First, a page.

Tomorrowland and its official aviation partner, Brussels Airlines, have announced that more sustainable aviation fuel (SAF) will be used on the flights taking festivalgoers to Belgium this year.
The festival and Brussels Airlines have special packages and routes to bring people from all around the world to Belgium for what has sometimes been called the best music festival in the world. However, last year, a study found that, in a conservative estimate, the festival is responsible for the emission of almost 150,000 tonnes of CO2, mostly coming precisely from everybody flying to the festival grounds.
In an attempt to reduce the festival’s overall carbon footprint, Tomorrowland and Brussels Airlines will include more SAF on their flights this year. Lufthansa Group’s Green Fares, which were recently also launched on flights beyond Europe, will be used for the Global Journey Packages. With the green fares, passengers can purchase 20% SAF for the flight and offset the remaining 80% by contributing to “high-quality, Belgian and local climate compensation projects”.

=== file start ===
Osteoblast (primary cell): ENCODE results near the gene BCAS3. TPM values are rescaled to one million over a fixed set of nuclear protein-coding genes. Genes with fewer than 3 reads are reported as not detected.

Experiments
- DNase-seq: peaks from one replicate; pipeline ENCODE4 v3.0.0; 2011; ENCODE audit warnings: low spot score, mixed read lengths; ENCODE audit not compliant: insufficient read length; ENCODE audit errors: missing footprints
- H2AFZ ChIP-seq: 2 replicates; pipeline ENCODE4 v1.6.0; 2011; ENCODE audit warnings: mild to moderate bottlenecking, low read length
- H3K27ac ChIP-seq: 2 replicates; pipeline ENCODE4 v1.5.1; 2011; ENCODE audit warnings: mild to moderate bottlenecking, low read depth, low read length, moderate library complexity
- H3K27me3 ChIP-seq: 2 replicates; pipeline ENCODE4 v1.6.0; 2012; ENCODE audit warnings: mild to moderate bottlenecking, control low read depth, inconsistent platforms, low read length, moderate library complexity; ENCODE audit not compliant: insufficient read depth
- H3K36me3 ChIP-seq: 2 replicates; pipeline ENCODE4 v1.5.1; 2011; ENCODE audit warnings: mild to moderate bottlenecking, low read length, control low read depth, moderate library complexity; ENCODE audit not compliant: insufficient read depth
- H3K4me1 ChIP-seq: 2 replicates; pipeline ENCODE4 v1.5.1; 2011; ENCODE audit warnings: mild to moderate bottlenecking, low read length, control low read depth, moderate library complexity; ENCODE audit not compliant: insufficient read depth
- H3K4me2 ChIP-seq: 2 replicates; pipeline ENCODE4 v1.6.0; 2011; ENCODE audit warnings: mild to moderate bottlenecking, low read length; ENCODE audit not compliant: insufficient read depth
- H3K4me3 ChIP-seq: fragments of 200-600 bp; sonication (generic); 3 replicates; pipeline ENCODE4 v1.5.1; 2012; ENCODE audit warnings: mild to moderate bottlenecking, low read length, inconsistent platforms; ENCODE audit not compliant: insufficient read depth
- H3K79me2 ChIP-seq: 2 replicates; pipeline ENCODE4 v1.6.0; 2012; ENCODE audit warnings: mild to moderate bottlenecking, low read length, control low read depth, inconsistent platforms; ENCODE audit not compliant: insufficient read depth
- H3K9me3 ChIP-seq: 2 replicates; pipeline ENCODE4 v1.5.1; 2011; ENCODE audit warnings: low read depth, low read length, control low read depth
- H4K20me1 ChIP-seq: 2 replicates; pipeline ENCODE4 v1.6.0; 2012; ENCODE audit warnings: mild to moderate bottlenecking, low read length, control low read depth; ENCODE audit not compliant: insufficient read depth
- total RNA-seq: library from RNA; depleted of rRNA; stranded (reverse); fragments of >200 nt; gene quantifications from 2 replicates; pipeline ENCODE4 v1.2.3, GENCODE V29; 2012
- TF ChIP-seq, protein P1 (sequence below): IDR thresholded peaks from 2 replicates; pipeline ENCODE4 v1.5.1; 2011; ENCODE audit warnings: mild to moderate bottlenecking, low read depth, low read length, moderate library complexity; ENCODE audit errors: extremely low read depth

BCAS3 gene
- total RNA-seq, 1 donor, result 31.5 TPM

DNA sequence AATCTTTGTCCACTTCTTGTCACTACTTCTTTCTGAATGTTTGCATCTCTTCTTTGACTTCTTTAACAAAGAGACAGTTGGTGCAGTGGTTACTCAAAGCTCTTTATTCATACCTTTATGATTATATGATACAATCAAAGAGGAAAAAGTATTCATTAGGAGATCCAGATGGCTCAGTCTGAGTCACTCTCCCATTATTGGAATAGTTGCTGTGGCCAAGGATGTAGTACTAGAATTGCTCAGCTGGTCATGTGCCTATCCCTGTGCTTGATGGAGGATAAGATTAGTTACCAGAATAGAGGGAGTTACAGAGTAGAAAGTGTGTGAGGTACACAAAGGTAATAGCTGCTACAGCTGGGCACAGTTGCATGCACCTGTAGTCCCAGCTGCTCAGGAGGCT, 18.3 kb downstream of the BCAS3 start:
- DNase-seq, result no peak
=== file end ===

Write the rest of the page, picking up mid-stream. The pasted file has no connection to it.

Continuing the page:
“Embarking on a journey towards a better world tomorrow begins with the steps we take today. (…) we are working collaboratively to amplify the power of collective action and create positive change for all, that starts with us. The People of Tomorrow can contribute to sustainability projects and at the same time reduce the environmental impact of their flights”, said Tomorrowland’s Head of Media Relations & Internal Communication, Debby Wilmsen.
For the party flights packages, in addition to the Green Fare, Brussels Airlines and Tomorrowland contribute to the other 80% SAF, resulting in 100% SAF for these flights. However, commercial aircraft is currently only authorised to use a rather small percentage of SAF, the only commercial flight to use 100% SAF was Virgin’s recent transatlantic flight, which had to receive several special permits for the world-first.
So the party flights will still actually fly on kerosene, but the equivalent SAF will subsequently be used throughout the Lufthansa Group. “For every litre of kerosene required, we will buy the equivalent in SAF. The SAF will be distributed within Lufthansa Group”, Brussels Airlines explained.
“It’s not a silver bullet, but it’s the best interim solution to make aviation more sustainable for now. There is a lot of debate about greenwashing, but this is an important and necessary step towards greener flying”, aviation expert Wouter Dewulf of the University of Antwerp told Belga news agency.